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Is Next Finally Zeroing In On The Right Target?


Information Processing

IS NEXT FINALLY ZEROING IN ON THE RIGHT TARGET?

Steven P. Jobs sure has changed. For starters, Silicon Valley's most-eligible bachelor got married on Mar. 18. And the NeXT chief executive, equally famous for his pride as for his technical smarts, has been admitting lately that he has made some mistakes with NeXT Computer Inc., his six-year-old startup.

"We were actually pretty lost in terms of who we were as a company until six or seven months ago," Jobs says. Indeed, last year, NeXT sold just 11,000 workstations, grabbing a mere 2.9% of the market, estimates market researcher International Data Corp. The problem, Jobs admits, was that it took his company too long to come up with the right mix of technology, distribution, and marketing. Now, Jobs says, he's got it right. This month, he has been briefing analysts about a new marketing plan that adds commercial computing customers to his target markets of university students and software developers. The move follows last fall's revamp of the NeXT computers. Then, the company added more power to the machines and slashed prices on some nearly in half, to $5,000.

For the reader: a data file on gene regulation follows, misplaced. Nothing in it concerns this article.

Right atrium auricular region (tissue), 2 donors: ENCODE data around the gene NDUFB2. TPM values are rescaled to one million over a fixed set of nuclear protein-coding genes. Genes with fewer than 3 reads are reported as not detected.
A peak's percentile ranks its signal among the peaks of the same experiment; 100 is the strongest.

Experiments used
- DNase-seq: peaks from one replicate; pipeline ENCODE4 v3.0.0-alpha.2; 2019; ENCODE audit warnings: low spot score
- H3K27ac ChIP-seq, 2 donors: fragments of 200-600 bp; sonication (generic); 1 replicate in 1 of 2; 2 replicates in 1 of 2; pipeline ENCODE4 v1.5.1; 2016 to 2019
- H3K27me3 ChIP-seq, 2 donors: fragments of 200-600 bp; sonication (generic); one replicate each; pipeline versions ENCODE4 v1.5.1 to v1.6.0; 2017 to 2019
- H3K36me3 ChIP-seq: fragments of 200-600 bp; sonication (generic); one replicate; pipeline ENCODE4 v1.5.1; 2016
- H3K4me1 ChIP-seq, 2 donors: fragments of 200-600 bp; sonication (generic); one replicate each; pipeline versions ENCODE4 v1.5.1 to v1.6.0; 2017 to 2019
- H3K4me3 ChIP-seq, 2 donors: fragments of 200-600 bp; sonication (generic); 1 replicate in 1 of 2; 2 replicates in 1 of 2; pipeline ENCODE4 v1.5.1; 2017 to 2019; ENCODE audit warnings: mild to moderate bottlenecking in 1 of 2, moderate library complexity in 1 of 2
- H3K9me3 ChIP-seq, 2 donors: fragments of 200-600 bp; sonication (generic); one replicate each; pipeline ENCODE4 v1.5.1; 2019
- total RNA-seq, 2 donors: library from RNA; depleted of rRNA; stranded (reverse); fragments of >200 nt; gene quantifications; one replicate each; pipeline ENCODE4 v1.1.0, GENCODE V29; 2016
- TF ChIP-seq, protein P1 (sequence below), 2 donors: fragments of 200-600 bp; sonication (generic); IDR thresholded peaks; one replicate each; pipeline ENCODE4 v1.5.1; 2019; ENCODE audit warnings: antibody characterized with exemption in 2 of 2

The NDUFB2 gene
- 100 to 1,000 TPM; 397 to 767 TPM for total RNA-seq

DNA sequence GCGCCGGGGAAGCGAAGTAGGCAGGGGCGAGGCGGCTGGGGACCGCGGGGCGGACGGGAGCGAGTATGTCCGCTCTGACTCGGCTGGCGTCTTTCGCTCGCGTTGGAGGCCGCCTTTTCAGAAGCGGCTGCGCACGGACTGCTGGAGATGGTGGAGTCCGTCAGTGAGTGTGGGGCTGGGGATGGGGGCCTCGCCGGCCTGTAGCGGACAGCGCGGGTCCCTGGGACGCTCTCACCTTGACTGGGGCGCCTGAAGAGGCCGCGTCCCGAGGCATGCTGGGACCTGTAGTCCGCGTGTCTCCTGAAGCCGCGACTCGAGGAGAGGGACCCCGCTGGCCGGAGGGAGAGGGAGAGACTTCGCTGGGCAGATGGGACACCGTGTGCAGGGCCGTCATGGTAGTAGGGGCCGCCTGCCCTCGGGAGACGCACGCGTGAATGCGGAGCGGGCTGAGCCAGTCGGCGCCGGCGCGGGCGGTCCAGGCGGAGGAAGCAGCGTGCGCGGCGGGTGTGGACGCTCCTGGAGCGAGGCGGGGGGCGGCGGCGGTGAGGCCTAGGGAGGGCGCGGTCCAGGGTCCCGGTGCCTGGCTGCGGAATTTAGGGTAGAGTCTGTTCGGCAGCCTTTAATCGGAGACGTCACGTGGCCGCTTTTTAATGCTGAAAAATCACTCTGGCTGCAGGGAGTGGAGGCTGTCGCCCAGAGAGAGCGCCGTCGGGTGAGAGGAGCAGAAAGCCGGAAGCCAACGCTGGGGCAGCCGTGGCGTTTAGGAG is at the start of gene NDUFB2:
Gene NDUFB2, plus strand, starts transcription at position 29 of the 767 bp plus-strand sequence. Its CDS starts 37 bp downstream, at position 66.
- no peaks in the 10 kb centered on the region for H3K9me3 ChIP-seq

To reach commercial customers, NeXT has doubled its sales force to 150 people. And by the end of 1991, Jobs plans to enlist 100 "value-added resellers" and 100 dealers across the U. S. They will supplement sales by the Businessland Inc. chain, which lost its exclusive deal to sell NeXT workstations last fall after it failed to push the machines aggressively enough.

REVAMPED. But NeXT faces impressive competition in the commercial workstation arena from Sun Microsystems, Hewlett-Packard, IBM, and Digital Equipment. Together, these companies already own 80% of the market, and they have far more influence with corporate buyers than NeXT.

Jobs claims his technological revamping has already paid off. He says the privately held company sold 8,000 machines during this year's first quarter. Most analysts now figure NeXT's sales could reach 36,000 units in 1991.

The handful of commercial buyers who have already bought NeXT machines say they're impressed, especially by its "user-friendly" software. "You can't put a box on someone's desk that they'll like more than the NeXT," says Hadar Pedhazur, equities technology manager at UBS Securities Inc., which owns 14 NeXT workstations. Now, all the newlywed Jobs has to do is court several thousand more corporate sweethearts.Barbara Buell in Redwood City, Calif.


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